Wiener-Dog (2016)

wienerdog_2016_poster
  • Time: 90 min
  • Genre: Comedy
  • Director: Todd Solondz
  • Cast: Danny DeVito, Greta Gerwig, Kieran Culkin, Keaton Nigel Cooke, Tracy Letts

Storyline:

A dachshund passes from oddball owner to oddball owner, whose radically dysfunctional lives are all impacted by the pooch.

One review

  • The spectrum of human life is seen through a dachshund’s eyes in Wiener-Dog, writer-director Todd Solondz’s eighth feature film in a career that’s spanned nearly two decades.

    Robert Bresson’s classic Au Hasard, Balthasar, wherein the titular donkey is passed from owner to owner, steadfastly bearing its burdens, is an obvious touchstone for the singularly mordant Solondz who begins and ends the film with its titular protagonist, contemplative and resigned, boxed and on display. The dachshund is the throughline for the quartet of vignettes that comprise the film.

    The dog’s first owner is Remi (Keaton Nigel Cooke), a nine-year-old who’s in remission from cancer. Remi is heartily cheered by the dog’s presence, but his parents (Tracy Letts and Julie Delpy) are intent on curbing his enthusiasm with their complaints and irritations. His dad insists on keeping the dog in a cage until it’s housebroken (“You’ve got to break their will so they can submit to your will,” he explains to his inquisitive son), while his mom fields his curiosities about spaying the dog with a vivid accounting of how her childhood dog was raped by a neighbourhood dog, got pregnant, was depressed, gave birth to stillborn babies, and then died. “If only she’d gotten spayed,” his mom remarks before telling him that the rapist dog kept raping until it was shot, skinned and made into a purse. Wiener-Dog, as Remi nicknames the dog, doesn’t quite meet the same fate as those dogs, but Remi’s devotion backfires when he accidentally poisons Wiener-Dog, resulting in a diarrhetic punchline that keeps going and going and going until one wonders how the dog could survive such an exodus of excrement.

    Destined to be put to sleep, the dog is rescued by lonely veterinary assistant, Dawn Wiener (Greta Gerwig), the remarkably beleaguered schoolgirl that fronted Solondz’s breakthrough film, Welcome to the Dollhouse, and who was once nicknamed Wiener-Dog. A chance encounter with her childhood tormentor Brandon (Kieran Culkin) leads to Dawn and Doody (as Dawn christens the dachshund) on a road trip to Ohio, during which they pick up three hitchhiking Mariachi sings before arriving at the home of Brandon’s brother Tommy (Connor Long) and wife April (Bridget Brown), a mentally disabled couple who take an immediate liking to Doody. This vignette ends on a brief, almost uncharacteristic moment of tenderness for Solondz before a surprising, outrageous and thoroughly enjoyable intermission set to a folksy tune entitled “The Ballad of the Wiener-Dog.”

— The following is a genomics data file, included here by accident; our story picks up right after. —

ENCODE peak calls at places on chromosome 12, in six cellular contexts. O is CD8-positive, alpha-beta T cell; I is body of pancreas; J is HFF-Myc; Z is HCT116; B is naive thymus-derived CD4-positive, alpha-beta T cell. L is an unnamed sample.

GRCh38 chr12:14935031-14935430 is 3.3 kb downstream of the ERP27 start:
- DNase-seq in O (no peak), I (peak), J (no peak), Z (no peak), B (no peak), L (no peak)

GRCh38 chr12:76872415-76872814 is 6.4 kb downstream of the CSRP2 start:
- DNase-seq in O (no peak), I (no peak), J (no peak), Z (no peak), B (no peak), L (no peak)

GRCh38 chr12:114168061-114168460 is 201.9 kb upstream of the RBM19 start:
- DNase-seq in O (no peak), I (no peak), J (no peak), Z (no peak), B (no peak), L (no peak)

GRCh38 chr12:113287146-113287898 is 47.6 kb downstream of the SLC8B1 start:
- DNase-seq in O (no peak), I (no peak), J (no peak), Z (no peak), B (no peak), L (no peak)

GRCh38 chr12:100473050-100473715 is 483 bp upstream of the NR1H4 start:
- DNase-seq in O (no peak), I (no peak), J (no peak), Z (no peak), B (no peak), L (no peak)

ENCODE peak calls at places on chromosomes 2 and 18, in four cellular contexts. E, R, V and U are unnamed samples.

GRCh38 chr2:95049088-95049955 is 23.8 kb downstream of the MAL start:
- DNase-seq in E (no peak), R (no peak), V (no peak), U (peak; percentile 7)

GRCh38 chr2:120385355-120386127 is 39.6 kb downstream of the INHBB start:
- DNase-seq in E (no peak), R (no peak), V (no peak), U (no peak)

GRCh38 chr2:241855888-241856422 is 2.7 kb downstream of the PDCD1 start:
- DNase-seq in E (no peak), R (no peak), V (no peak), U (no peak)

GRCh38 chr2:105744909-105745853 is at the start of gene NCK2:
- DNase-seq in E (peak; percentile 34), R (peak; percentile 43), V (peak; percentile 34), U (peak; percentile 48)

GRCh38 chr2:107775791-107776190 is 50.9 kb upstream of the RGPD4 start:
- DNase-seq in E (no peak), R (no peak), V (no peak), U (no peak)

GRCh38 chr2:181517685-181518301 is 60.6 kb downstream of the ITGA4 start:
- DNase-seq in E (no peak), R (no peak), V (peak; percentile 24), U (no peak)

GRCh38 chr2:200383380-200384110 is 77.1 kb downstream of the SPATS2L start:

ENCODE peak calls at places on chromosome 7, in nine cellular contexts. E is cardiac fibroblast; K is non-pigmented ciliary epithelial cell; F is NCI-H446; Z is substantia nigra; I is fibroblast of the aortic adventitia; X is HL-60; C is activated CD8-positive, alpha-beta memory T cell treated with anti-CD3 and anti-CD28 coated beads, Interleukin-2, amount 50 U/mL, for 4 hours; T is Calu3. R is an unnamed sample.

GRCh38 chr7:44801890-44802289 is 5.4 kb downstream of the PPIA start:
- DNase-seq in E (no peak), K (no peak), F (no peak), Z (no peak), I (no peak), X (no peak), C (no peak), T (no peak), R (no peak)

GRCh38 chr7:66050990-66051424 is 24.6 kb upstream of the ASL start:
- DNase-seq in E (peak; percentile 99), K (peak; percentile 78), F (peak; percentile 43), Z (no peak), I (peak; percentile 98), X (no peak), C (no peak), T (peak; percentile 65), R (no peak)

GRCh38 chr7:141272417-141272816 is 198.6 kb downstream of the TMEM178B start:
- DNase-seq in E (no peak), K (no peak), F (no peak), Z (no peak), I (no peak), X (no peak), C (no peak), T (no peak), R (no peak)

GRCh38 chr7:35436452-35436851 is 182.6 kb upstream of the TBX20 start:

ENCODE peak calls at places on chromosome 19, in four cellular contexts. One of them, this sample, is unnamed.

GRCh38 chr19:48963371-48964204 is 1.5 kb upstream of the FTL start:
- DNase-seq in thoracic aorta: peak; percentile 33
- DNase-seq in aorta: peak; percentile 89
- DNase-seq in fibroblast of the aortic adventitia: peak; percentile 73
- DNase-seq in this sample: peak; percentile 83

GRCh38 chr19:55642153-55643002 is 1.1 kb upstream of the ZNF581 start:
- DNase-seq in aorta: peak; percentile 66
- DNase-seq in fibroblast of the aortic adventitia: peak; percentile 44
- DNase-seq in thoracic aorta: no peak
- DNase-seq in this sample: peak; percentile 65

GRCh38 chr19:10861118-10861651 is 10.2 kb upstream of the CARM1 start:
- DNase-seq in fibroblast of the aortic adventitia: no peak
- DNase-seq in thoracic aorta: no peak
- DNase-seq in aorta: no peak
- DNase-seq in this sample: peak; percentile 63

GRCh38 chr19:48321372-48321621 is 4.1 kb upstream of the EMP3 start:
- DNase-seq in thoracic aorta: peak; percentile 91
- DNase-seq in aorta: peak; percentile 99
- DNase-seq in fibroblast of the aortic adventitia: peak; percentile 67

Unfortunately, the following two vignettes – featuring Danny DeVito’s moribund professor and Ellen Burstyn as a physically feeble but mentally and ruthlessly lucid grandmother – feel drearier and somewhat indulgent in comparison to those that came before them. Both are slightly redeemed by individual moments – in DeVito’s, the sight of the dachshund costumed in a yellow dress and adorned with a ticking time bomb; in Burstyn’s, a sequence where she confronts a succession of her younger selves – the self she would have been had she liked other people, the self she would have been had she liked herself, etc.

    Outrage and heartlessness are the twin constants of Solondz’s work and they are certainly not in short supply here. The prevalent message is the extent to which life is unfair and impassive to everyone’s struggles. Everyone will be given a cross or several to bear just like Wiener-Dog, who can only consign herself again and again to life’s wheel of fortune. Despite the cruelties that litter the film, there are many moments of beauty and whimsy to be found amidst and within the various repulsions: Remi and Wiener-Dog’s exuberant play as feathers fall around them, the long tracking shot of the trail of feces that is accompanied by Debussy’s “Clair de Lune”; the bevy of Burstyn’s copper-tressed selves; a victim getting run over and over again; and that chilling and perversely funny final shot of man’s best friend, forever complacent, and forever trapped in a fate it never deserved or expected. And life goes on.

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